Now, let us remember that we are called by our words and actions to point to the saviour not to be the saviour of the world. Joseph did what he could, and Joseph looked forward to the day when One would come who would truly lead the world justly and provide enough bread to feed the world. And whilst—as we’ve seen—God provides enough physical food to feed the world if humanity would just share it wisely, there is a need for other food—spiritual food—which equips men and women to heed God’s call and to live as He asks them to do. And so, into this unjust world God came Himself. God come as man—Jesus, Our Lord—to spiritually fees the world. Our Gospel reading (John 6:29-40) makes this clear. Just before the passage, there is the account of the feeding of the five thousand. Jesus literally fed hungry people with physical bread—like His predecessor Joseph—and not surprisingly they wanted more, v34: ‘Sir,’ they said, ‘always give us this bread.’ Then Jesus declared, ‘I am the bread of life. Whoever comes to me will never go hungry, and whoever believes in me will never be thirsty’. Jesus comes to feed the world, but people misunderstood the nature of the food. Looking for physical bread, they missed the spiritual bread which mends broken hearts. God longs for us to be changed so that we become better people who love Him and those around us. And so God makes the offer of spiritual bread, the offer of Jesus Himself, which slowly changes our hearts, to makes us the people we were born to be; people who will joyfully serve the Lord, and joyfully serve those around us. This bread—which is Jesus' body—works like an antidote to kill the poison of our selfishness and greed, and so makes us more like Jesus. A person who has faith—a person who truly believes in Jesus, and regularly receives the bread of His body—will be more likely to use their power responsibly to serve their neighbours rather than themselves. Not for nothing were food banks begun by churches who firmly believed the promises of Jesus. Not for nothing are Christian charities—like International Aid—at the forefront of providing for the poor of our world, whilst simultaneously sharing the message of Jesus with those they serve. Evangelism and social action go hand-in-hand, for if they are separated both fall short.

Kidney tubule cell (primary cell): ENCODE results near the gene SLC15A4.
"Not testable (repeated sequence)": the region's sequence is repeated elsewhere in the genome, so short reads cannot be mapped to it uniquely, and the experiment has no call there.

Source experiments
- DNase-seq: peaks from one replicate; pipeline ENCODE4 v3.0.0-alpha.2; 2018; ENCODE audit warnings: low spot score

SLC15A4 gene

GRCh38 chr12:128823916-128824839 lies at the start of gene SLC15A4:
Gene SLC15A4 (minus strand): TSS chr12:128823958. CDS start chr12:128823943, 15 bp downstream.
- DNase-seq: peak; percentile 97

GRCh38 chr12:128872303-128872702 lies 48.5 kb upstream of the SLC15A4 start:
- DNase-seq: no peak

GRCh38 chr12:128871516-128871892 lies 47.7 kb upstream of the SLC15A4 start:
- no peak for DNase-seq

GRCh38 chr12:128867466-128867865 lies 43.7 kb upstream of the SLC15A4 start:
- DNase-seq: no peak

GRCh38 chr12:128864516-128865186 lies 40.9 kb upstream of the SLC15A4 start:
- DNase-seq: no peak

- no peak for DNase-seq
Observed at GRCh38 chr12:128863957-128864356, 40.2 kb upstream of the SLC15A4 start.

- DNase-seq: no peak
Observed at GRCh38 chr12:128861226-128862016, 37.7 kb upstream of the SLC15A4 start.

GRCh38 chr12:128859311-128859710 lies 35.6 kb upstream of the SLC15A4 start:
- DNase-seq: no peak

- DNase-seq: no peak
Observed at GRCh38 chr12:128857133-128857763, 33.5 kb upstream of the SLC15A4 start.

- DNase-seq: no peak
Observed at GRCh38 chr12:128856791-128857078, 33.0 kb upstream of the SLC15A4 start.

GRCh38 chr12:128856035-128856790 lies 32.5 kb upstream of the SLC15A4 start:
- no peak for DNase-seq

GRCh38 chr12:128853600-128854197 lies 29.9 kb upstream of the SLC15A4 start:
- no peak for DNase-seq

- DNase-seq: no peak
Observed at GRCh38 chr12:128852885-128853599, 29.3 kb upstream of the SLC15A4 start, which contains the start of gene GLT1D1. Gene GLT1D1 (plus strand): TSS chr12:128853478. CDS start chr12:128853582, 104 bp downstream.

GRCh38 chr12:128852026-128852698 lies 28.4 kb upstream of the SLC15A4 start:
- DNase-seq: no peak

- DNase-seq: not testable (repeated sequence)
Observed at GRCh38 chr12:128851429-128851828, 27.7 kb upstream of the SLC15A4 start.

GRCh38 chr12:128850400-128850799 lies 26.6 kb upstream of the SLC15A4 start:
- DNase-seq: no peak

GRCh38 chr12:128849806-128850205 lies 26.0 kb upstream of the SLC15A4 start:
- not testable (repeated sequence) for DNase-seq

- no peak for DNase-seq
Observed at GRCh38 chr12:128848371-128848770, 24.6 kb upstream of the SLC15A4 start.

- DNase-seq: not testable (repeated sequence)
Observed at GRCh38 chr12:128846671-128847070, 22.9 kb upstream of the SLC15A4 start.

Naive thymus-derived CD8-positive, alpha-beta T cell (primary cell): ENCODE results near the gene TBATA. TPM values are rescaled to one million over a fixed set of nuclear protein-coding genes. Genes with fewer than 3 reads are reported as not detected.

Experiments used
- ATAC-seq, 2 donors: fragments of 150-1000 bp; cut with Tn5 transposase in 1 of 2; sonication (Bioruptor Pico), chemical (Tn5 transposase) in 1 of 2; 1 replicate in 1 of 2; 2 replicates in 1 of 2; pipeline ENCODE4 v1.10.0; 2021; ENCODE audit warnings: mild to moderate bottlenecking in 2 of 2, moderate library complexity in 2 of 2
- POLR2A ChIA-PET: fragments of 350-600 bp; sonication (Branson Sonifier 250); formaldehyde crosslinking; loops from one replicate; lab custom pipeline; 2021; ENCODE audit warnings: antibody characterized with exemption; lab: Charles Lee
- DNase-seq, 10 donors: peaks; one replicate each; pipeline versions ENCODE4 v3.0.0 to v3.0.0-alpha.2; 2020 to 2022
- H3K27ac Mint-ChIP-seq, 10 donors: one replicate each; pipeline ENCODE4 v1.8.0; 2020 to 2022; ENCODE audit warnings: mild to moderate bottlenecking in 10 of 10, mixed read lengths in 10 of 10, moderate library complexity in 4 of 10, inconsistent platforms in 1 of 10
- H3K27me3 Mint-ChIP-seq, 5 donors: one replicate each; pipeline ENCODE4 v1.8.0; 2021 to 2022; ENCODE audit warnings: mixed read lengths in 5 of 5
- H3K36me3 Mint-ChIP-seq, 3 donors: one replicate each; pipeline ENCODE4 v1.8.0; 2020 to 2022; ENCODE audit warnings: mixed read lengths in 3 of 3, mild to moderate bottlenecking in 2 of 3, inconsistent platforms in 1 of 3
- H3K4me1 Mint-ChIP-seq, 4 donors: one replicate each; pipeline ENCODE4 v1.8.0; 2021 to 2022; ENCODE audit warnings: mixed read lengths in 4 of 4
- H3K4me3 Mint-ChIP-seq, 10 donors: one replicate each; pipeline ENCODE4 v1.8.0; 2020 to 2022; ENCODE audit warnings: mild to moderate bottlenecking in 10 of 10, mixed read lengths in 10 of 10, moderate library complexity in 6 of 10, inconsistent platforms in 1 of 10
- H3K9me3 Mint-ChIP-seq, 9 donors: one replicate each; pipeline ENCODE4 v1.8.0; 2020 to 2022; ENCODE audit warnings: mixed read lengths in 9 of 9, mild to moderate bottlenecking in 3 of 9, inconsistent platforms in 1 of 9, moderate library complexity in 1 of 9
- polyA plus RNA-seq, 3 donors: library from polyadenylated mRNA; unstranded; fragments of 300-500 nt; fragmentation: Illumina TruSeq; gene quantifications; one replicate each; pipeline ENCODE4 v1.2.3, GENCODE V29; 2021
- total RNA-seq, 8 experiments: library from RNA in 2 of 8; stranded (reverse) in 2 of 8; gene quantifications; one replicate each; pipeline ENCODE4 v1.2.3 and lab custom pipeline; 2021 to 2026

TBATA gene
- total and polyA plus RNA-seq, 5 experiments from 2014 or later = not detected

So if we would see our world changed, well then we have to start by changing ourselves. However, we cannot change ourselves on our own, self-improvement strategies simply don’t work, the poison goes too deep. We need God’s help to change ourselves and God is only too willing to give it. By receiving the spiritual bread—by receiving Jesus as we’ve said—God will reform us to be the people He calls us to be; those who can fight injustice with the weapons of Love. This bread is freely offered to all, and this bread was made available this morning, as we gathered for the Eucharist. So, if we want to change the world in the right way then let’s listen to God, like Joseph did, and draw near to God in communion, receiving Jesus as the living bread, and asking God to help us to impact those around us, that God may be glorified. In faith in Christ receive the bread of His body in Holy Communion, and then, with the antidote to our own selfishness feeding and sustaining us, let us go out and in our own small ways, feed the world. Amen. (from Fr Mike).